As we stepped out of the ticket gates at Beppu station, a family was waving enthusiastically at us. We had never met our hosts, but they seemed to recognise us straight away. Japanese hospitality was already impressing us – they instantly welcomed us as part of the family.Read more
We entered Vilankulos around midday, one of the more popular tourist beach towns on the Mozambican coast. It was sunny and sandy, with lots of cars, lots of roundabouts and busy roadside markets. Vilankulos was bigger and more bohemian than Inhassaro, reminding me of a Mozambican Byron Bay.Read more
Skeletal fishing boat shells were marooned on the sand, desiccating under the sun on the Mozambican coast. I took photos of them as they lay, serene and beautiful. The coast of Mozambique was a gorgeous aqua blue, the beach was perfect. Completely unexpected for a country I usually just associated with war.Read more
I wore my sunglasses as I drove. Zalala Beach wasn’t far. The last light of the day was filtering through the coconut plantation in flickers of soft orange. With the sun setting, we were driving hard to find a place to sleep. The road through the palms was long, narrow, and straight as an arrow, beautifully framed on both sides by soaring palm trees.Read more
Stuck in old land-locked Paris during the summer? Worry no more! For Parisians who can’t make it to a beach in August, the beach comes to them. A lot of locals leave the city on holidays around that time, and the tourists flood in. But there’s a treat for those left behind – the city sets up the Paris Plages, artificial beaches along the banks of its famous arterial river, the Seine.Read more
“It’s the biggest sand dune in Europe!”, Cindy proudly announced, of the Dune du Pilat, as we approached by car. I didn’t even know Europe had sand dunes. But it came closer, so tall we could see it above the treeline, even though we were driving through a thick pine forest.Read more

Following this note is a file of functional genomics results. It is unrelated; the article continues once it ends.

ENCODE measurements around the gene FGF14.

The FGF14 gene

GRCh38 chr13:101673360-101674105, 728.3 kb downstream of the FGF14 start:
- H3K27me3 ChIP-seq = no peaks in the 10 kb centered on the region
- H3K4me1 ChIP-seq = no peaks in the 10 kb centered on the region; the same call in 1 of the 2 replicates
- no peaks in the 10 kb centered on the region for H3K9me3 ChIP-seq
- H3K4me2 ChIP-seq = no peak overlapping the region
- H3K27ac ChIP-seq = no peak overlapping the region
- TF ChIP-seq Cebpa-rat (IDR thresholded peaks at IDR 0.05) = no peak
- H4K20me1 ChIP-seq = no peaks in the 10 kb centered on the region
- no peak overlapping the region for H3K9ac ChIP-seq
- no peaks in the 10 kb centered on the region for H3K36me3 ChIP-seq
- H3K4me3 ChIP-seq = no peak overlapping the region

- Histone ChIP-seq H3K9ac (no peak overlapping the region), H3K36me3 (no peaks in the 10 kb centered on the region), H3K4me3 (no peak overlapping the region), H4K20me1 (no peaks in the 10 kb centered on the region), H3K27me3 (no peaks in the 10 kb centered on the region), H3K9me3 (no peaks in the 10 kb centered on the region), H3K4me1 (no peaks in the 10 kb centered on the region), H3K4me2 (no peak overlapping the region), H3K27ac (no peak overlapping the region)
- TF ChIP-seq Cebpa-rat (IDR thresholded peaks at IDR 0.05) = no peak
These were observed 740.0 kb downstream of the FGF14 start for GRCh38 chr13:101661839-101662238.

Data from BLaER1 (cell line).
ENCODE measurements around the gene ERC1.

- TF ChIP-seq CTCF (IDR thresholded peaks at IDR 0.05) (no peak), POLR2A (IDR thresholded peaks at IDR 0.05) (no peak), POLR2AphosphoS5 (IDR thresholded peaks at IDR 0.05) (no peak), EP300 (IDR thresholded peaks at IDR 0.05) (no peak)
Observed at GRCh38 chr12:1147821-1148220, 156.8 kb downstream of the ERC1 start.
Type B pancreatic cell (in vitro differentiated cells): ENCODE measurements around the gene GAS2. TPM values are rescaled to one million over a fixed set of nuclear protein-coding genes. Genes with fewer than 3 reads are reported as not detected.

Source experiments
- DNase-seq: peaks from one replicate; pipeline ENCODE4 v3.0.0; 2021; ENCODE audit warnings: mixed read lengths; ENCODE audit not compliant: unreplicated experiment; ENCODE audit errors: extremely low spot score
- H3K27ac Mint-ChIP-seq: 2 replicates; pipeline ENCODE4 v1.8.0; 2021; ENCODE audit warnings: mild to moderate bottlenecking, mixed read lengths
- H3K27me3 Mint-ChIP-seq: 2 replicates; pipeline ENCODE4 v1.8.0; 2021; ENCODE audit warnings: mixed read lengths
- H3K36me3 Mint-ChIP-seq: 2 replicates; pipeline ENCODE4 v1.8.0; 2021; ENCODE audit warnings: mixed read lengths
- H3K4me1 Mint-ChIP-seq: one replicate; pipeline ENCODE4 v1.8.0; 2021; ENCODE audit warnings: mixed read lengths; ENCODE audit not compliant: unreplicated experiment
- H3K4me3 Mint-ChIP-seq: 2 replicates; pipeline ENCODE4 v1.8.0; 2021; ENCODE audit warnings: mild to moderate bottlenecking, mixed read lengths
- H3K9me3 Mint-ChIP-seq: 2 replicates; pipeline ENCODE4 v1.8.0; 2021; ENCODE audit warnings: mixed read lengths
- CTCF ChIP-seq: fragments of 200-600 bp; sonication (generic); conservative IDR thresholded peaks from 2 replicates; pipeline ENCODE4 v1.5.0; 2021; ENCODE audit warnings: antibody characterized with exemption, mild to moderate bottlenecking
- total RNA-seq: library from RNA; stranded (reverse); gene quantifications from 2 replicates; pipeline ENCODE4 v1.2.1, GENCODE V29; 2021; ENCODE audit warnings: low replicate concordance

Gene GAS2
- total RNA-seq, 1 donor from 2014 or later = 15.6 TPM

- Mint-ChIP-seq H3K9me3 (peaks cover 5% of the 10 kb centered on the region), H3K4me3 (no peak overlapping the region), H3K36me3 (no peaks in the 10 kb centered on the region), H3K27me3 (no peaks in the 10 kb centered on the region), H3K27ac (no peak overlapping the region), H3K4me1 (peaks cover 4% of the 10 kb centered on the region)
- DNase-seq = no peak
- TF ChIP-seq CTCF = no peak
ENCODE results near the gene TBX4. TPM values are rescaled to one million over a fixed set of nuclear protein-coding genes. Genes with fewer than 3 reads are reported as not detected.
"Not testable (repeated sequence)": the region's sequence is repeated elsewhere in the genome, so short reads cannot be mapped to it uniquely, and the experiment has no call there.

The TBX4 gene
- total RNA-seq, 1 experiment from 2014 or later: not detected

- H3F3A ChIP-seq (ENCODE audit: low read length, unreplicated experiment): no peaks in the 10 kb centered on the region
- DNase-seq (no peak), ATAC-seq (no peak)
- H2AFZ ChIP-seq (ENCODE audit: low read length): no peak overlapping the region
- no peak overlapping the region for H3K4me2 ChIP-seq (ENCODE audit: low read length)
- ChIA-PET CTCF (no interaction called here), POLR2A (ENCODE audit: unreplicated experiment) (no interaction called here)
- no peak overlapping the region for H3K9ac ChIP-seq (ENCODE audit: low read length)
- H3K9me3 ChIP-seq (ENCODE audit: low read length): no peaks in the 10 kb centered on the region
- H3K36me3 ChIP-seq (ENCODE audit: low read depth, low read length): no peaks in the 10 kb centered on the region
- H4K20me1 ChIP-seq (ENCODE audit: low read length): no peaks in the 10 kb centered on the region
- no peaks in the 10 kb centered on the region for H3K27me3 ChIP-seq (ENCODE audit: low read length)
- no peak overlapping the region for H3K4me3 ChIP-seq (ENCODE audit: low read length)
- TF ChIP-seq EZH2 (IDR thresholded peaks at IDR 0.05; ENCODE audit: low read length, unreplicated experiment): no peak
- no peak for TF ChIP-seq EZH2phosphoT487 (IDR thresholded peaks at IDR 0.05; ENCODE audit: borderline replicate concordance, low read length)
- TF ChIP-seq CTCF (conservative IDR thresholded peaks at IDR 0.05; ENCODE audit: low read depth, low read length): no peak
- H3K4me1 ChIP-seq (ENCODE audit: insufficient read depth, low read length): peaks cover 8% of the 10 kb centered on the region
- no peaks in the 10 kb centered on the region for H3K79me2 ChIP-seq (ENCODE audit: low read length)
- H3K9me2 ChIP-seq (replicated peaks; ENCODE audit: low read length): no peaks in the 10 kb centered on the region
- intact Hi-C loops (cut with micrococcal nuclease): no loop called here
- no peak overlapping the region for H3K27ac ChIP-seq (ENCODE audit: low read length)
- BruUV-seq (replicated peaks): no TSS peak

France is a lot more than just long leafy boulevards and cafés on the terrace. For a long time, i’d only know Paris – but there were beaches out there, as well as villages, farms, canyons, and mountains, and many kinds of cheese. So, with a few friends, we road tripped for the weekend to see the south Atlantic coast of France.Read more
Iceland is kind of a circle shape – and if you imagine it is a giant clock – we were driving somewhere around the 5 o’clock point. We were just a grain of sand sandwiched between two giants, the Atlantic sea and Vatnajökull, Europe’s largest glacier.
I awoke, my mind frazzled, body aching and stiff. Our first night camping in Iceland had not been a comfortable one. The night was only about four hours long, and the sun barely dipped below the horizon before resuming it’s ascent.
A man with a bow and arrow was stalking the beach. He had a backpack full of other weapons, like blowpipes. He probably didn’t manage to sell many. Nor the salesman sailing a pirate ship-shaped kite through the air. Who needs that crap? Suddenly we spotted a hawker that was selling something useful. A pineapple, expertly sliced by machete for us. Meanwhile, we were crackling in the supercharged Bali sun, on rented beanbags, with iced tea. As the sun burned across the sky, we constantly re-positioned under the umbrella’s shade like some kind of human sundial. When the heat faded from the afternoon, the staff set up vast fields of coloured beanbags. They looked like giant jelly beans on the beach. I was enjoying Seminyak.